Agencies and DAOs

Headshot of Max Lenderman next to the words "Into The Metaverse"

As DAOs continue their ascendancy in web3, agencies should assign a portion of their messaging prowess and digital chops to servicing these highly capitalized communities.

NFTs and the metaverse get most of the attention in adland. But perhaps the most fertile area for marketers to explore are decentralized autonomous organizations (DAOs). 

This year, brands and agencies are bound to get engrossed in the emerging worlds of DAOs. 

NFTs may seem less complicated than DAOs. There’s a big difference between working with one creator and a DAO that has hundreds — if not thousands — of stakeholders who control the organization. Instead of working within one NFT marketplace like OpenSea, marketers must now navigate a much more diverse and desultory DAO ecosystem.

I recently spoke at ETH Denver’s DAO conference to a group of current and future DAO founders. It became clear how many hurdles there are between cultures and ethos for agencies and brands to begin the lucrative work in engaging with DAOs.

The first is most obvious: agencies are intrinsically hierarchical, while DAOs are decentralized. The practically primal need for titles and org charts is at a refreshing minimum in DAOs. In fact, many DAO members choose to be anonymous, using colorful pseudonyms — which presents challenges for cultures that like LinkedIn connections and email exchanges. 

While agencies and brands predominantly create messages, DAOS create conversations. This is a difference in ethos. Brands also tend to extract value from their customers, while DAOs try to create accretive value for theirs — another quintessential disconnect.

Marketers love scale — the more impressions, the better. For DAOs, quality matters more than quantity. A DAO with 500 highly specialized, skilled and motivated members can become a multi-million dollar endeavor within months (Friends With Benefits, anyone?). Brands also like to control their IP; DAOs share it freely. Brands are, for the most part, risk-averse; DAOs are run by people who want to blow up the status quo.

Agencies need to fundamentally understand these differences if they want to engage effectively with DAOs. These disconnects are not unbridgeable — but they do require guides.

Agencies can start by hiring web3 natives, or working with consultants, to upskill their people on the world of DAOs. Strategists and creatives should join DAOs themselves to understand the community-building mechanics within them.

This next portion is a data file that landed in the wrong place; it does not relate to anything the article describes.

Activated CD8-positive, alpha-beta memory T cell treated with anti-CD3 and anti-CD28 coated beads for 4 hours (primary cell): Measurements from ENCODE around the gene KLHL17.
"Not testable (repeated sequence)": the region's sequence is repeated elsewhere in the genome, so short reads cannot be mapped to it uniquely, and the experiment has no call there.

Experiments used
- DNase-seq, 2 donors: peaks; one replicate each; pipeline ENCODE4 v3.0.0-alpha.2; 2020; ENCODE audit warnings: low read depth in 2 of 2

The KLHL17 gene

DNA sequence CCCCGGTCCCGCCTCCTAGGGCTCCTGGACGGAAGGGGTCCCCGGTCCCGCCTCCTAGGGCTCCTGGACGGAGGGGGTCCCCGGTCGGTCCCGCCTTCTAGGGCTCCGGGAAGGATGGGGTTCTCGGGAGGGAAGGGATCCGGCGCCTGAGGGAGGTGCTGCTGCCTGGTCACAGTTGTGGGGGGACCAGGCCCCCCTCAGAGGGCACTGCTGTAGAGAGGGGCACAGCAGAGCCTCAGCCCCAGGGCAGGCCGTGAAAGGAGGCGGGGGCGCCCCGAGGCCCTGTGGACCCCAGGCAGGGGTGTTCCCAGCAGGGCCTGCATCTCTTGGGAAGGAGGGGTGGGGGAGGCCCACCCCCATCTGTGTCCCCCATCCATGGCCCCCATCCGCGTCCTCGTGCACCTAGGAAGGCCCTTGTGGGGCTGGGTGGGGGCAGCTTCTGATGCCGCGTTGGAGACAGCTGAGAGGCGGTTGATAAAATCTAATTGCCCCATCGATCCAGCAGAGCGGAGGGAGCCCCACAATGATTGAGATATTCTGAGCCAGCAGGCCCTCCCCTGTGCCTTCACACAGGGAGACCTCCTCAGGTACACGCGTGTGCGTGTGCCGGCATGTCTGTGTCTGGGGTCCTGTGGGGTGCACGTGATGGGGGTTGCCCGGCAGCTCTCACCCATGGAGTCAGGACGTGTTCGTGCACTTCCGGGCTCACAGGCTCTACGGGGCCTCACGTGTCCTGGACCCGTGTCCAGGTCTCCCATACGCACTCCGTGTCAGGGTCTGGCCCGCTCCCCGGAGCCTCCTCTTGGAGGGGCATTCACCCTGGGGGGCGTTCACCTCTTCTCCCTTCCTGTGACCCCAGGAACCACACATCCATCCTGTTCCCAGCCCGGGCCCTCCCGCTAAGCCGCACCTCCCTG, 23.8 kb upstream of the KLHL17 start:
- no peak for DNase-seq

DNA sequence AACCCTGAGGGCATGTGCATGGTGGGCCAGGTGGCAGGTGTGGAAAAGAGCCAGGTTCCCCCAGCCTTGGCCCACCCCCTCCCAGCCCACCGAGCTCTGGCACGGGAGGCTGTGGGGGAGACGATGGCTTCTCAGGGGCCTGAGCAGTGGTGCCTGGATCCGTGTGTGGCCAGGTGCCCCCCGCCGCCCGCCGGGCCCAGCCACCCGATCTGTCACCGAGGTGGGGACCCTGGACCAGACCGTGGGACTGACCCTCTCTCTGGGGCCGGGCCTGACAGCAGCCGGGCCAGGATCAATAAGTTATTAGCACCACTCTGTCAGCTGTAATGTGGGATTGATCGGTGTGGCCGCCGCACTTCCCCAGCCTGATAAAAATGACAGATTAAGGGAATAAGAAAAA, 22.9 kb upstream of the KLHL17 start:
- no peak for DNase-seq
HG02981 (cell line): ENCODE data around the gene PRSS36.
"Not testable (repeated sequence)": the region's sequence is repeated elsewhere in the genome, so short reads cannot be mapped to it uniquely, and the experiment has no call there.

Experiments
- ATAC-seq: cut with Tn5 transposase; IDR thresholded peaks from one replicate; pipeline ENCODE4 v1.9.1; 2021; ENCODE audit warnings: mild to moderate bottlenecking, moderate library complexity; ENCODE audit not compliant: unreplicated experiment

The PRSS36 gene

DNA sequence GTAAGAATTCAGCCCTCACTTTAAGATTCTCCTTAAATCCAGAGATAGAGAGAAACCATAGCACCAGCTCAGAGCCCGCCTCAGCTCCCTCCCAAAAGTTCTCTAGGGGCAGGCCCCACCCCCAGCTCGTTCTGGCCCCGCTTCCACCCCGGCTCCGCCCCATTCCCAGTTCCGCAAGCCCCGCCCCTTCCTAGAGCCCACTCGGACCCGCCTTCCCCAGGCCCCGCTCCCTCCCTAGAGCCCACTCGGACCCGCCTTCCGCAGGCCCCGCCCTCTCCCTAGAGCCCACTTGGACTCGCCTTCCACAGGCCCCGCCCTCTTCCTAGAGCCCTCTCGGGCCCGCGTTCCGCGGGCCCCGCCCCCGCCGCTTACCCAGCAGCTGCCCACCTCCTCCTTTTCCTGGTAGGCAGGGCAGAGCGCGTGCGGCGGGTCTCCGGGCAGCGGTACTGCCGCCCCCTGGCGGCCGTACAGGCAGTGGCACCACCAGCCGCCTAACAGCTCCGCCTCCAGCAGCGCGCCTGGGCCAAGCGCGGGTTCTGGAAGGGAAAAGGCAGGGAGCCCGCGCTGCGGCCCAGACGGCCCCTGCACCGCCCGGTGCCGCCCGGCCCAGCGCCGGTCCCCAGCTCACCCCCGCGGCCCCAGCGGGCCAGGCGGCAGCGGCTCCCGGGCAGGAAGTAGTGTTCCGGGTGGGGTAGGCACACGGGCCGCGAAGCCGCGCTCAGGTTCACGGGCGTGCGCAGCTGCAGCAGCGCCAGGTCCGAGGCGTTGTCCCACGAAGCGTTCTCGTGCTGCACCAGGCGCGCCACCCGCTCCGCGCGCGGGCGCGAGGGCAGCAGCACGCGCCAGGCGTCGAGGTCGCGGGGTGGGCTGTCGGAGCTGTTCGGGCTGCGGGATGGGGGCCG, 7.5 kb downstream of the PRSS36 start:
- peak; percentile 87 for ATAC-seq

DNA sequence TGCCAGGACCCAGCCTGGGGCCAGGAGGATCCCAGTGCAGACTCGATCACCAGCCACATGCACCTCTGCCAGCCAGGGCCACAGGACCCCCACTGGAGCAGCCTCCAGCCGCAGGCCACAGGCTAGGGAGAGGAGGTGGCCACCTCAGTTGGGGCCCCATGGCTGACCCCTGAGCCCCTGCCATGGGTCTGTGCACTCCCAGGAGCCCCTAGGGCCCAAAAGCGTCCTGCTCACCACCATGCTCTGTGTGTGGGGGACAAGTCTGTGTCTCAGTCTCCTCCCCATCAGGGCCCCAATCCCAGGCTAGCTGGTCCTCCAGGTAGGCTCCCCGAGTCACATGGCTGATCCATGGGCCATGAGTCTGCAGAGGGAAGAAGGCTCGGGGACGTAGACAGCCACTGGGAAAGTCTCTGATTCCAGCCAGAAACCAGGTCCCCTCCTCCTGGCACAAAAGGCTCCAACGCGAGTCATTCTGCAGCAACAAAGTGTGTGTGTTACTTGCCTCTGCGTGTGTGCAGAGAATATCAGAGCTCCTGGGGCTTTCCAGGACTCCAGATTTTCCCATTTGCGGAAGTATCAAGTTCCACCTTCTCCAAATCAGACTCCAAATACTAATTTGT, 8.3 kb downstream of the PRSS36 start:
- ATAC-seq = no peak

Brands should gauge their engagement with DAOs through a lens of shared values and audiences. Instead of approaching DAOs with a sponsorship mindset, instead ask how you could add value beyond monetary support. How can a brand help the community thrive? How can it support the mission? How can they co-create and take on shared risk to try new things?

Agencies and web3 are converging before our eyes. VaynerMedia launched VaynerNFT to much success (it helps if the founder is a massive evangelist). WPP’s Hogarth launched The Metaverse Foundry, 700 creatives globally available to its agencies and clients. Experiential agency Invisible North has a stable of web3 clients like Ledger, Coinbase, FTX and Metaplex. These are URL-based clients that will need to create IRL experiences for their communities and attract new members. 

Experiential agencies, it seems, are best positioned to service DAOs, because a major component is a thriving community that can meet URL and IRL. DAOs do a great job coalescing members on Discord or Telegram, but are a lot less adept at live events and conferences. Experiential agencies can produce IRL events as well as activate and reward fan bases, communities and influencers through shareable experiences. Experiential agencies can engender the kind of “vibes” that DAO communities respond to best.

As DAOs continue their ascendancy in web3, agencies should make room to service these highly capitalized communities. This means going beyond quick-hit tactics like NFT drops or buying real estate in the metaverse. DAOs require rigorous strategy and management, with a hefty dose of IRL activation. If done right, the relationship between agencies and DAOs could unlock massive revenue potential and expand the horizons of creativity.

Friends with benefits, indeed.

Max Lenderman is CEO of Mudfarm Ventures and a teacher at Denver Ad School and University of Colorado, Boulder.


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